Members of the regional assembly voted 42-18 last week for an unprecedented meeting to consider independence proposals by the Indetendenza Veneta party, following polls that suggest 80 per cent support for the plan.
Historically, the Most Serene Republic of Venice, which at one time included Crete and Cyprus, enjoyed more than 1,100 years of independence and economic strength before 1798, when it became a pawn in Napoleon’s war with Austria. It was incorporated into Italy by Garibaldi in 1866. However, unlike other Italian regions, it was never conquered militarily and still enjoys its own unique dialect.
“Without Italian rule, we would become the second richest country in Europe, behind Luxembourg,” the professor added. “Italy does very little for Venice. More than nine billion euros of the taxes we pay to Italy go to service the national debt.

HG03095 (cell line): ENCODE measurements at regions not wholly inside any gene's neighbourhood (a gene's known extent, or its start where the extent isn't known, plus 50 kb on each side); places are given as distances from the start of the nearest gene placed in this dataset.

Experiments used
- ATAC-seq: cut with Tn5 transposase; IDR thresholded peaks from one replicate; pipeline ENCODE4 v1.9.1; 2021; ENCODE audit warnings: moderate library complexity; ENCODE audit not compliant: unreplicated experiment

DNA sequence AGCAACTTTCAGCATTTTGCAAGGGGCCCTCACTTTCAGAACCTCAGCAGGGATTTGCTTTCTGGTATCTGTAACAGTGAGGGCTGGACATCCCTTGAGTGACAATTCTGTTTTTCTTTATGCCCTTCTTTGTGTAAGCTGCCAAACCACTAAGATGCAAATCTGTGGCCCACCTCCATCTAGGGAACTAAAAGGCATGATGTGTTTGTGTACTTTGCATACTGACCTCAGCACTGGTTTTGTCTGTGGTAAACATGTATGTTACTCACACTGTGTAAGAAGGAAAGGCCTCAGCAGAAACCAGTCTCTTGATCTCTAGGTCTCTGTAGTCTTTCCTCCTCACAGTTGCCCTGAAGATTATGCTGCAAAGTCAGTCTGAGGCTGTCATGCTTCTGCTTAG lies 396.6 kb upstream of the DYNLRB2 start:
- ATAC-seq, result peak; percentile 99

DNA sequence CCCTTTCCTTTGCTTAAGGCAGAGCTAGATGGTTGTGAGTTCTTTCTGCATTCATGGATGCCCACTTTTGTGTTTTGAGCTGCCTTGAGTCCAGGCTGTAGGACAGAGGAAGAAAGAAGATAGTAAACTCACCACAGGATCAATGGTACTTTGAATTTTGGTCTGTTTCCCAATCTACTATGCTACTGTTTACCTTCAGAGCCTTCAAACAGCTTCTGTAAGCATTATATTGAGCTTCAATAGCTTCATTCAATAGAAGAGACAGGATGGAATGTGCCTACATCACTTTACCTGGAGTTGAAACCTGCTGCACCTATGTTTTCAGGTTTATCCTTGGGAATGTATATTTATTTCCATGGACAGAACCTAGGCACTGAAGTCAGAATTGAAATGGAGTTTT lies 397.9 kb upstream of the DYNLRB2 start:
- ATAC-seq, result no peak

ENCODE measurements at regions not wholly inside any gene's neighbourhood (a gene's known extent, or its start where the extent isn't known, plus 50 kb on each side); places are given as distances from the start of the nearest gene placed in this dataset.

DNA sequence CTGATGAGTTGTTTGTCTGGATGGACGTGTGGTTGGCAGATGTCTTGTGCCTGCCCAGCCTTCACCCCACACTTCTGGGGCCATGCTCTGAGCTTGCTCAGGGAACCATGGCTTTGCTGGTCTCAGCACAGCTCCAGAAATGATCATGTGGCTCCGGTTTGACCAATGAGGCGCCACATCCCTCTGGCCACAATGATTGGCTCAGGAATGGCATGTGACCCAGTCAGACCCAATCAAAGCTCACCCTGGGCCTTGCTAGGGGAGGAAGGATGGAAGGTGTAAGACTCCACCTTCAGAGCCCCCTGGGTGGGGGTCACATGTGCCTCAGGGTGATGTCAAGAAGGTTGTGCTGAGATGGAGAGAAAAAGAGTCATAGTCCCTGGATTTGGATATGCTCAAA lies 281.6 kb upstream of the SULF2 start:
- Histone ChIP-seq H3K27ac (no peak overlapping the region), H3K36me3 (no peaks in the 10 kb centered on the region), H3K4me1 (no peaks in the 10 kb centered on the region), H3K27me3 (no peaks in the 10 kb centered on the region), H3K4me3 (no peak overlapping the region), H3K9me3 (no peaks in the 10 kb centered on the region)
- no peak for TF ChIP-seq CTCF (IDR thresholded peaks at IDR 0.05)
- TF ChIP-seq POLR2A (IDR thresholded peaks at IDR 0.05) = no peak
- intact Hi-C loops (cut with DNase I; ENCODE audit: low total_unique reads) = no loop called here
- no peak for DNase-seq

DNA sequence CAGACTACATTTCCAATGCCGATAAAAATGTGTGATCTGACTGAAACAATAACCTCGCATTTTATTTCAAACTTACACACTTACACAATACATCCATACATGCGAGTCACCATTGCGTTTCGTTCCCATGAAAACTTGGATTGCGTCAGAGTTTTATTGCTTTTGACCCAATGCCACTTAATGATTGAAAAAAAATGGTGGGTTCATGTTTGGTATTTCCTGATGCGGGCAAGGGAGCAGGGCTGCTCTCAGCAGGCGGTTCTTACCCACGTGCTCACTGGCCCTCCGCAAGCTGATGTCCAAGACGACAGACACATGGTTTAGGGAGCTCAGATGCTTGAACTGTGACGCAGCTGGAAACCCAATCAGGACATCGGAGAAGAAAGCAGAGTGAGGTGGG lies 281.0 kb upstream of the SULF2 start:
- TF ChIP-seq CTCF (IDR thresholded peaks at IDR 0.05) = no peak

“Veneto has always been in the black with Italy, so we’re paying interest to debts accumulated by the rest of the country. We are seen as the cash cow.”
A poll for the national newspaper Corriere della Serra revealed 80 per cent in favour of Veneto’s independence, and two weeks ago thousands of people marched through the streets to call for a referendum. On Wednesday, the 60 members of Veneto’s regional assembly gathered at the 17th- century Palazzo Ferro Fini, which overlooks St Mark’s Square, and voted to consider it.
“We needed 15 signatures, and ended up having 42, a resounding victory,” said the professor.
“The regional assembly recognises how much support the idea of Veneto independence is gaining.”